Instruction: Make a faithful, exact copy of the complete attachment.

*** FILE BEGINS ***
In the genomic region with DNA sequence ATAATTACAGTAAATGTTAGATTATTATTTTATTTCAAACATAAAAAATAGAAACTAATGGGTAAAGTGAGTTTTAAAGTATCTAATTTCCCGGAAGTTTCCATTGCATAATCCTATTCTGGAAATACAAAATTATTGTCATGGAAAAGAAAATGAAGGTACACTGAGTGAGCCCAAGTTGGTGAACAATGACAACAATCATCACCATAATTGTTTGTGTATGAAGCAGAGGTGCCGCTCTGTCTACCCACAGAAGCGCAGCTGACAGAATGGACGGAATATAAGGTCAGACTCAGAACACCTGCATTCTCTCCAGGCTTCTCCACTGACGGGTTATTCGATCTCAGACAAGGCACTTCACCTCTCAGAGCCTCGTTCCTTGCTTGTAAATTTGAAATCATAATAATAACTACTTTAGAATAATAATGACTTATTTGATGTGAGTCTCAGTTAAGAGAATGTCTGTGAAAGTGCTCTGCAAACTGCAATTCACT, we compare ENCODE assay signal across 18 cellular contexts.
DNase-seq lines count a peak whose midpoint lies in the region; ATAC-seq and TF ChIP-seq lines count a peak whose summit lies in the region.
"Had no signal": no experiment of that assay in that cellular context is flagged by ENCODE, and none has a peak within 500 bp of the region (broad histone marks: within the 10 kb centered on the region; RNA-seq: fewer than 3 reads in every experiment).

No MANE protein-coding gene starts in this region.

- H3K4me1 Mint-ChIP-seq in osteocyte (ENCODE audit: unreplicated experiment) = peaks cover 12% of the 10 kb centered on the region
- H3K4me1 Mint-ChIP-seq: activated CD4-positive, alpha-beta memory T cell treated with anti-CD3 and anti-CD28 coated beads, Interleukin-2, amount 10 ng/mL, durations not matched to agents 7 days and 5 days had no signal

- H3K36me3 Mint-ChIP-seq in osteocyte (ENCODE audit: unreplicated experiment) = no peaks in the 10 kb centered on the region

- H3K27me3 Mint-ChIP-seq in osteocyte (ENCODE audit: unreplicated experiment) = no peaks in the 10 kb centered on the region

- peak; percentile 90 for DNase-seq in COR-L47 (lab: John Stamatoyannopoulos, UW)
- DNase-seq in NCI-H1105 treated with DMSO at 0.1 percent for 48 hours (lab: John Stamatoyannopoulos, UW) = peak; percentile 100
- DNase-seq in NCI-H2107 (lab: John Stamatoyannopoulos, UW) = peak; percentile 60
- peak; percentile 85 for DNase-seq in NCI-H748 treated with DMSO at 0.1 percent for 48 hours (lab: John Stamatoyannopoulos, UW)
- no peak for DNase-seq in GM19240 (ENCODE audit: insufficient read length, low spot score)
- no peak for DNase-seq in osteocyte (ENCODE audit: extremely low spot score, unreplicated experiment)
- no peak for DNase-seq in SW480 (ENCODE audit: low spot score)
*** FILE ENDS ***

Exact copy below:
In the genomic region with DNA sequence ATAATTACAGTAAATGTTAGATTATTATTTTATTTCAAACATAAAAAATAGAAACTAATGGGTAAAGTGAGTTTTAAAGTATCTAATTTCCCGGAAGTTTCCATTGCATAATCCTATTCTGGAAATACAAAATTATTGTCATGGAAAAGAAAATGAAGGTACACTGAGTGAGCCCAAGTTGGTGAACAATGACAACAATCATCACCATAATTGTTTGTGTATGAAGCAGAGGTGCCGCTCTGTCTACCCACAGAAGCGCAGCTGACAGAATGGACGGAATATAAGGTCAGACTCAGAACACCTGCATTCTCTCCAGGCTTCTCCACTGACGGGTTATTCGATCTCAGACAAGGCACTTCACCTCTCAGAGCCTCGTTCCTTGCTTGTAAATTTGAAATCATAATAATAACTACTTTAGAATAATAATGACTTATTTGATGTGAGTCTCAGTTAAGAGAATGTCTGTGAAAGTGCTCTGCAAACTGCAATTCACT, we compare ENCODE assay signal across 18 cellular contexts.
DNase-seq lines count a peak whose midpoint lies in the region; ATAC-seq and TF ChIP-seq lines count a peak whose summit lies in the region.
"Had no signal": no experiment of that assay in that cellular context is flagged by ENCODE, and none has a peak within 500 bp of the region (broad histone marks: within the 10 kb centered on the region; RNA-seq: fewer than 3 reads in every experiment).

No MANE protein-coding gene starts in this region.

- H3K4me1 Mint-ChIP-seq in osteocyte (ENCODE audit: unreplicated experiment) = peaks cover 12% of the 10 kb centered on the region
- H3K4me1 Mint-ChIP-seq: activated CD4-positive, alpha-beta memory T cell treated with anti-CD3 and anti-CD28 coated beads, Interleukin-2, amount 10 ng/mL, durations not matched to agents 7 days and 5 days had no signal

- H3K36me3 Mint-ChIP-seq in osteocyte (ENCODE audit: unreplicated experiment) = no peaks in the 10 kb centered on the region

- H3K27me3 Mint-ChIP-seq in osteocyte (ENCODE audit: unreplicated experiment) = no peaks in the 10 kb centered on the region

- peak; percentile 90 for DNase-seq in COR-L47 (lab: John Stamatoyannopoulos, UW)
- DNase-seq in NCI-H1105 treated with DMSO at 0.1 percent for 48 hours (lab: John Stamatoyannopoulos, UW) = peak; percentile 100
- DNase-seq in NCI-H2107 (lab: John Stamatoyannopoulos, UW) = peak; percentile 60
- peak; percentile 85 for DNase-seq in NCI-H748 treated with DMSO at 0.1 percent for 48 hours (lab: John Stamatoyannopoulos, UW)
- no peak for DNase-seq in GM19240 (ENCODE audit: insufficient read length, low spot score)
- no peak for DNase-seq in osteocyte (ENCODE audit: extremely low spot score, unreplicated experiment)
- no peak for DNase-seq in SW480 (ENCODE audit: low spot score)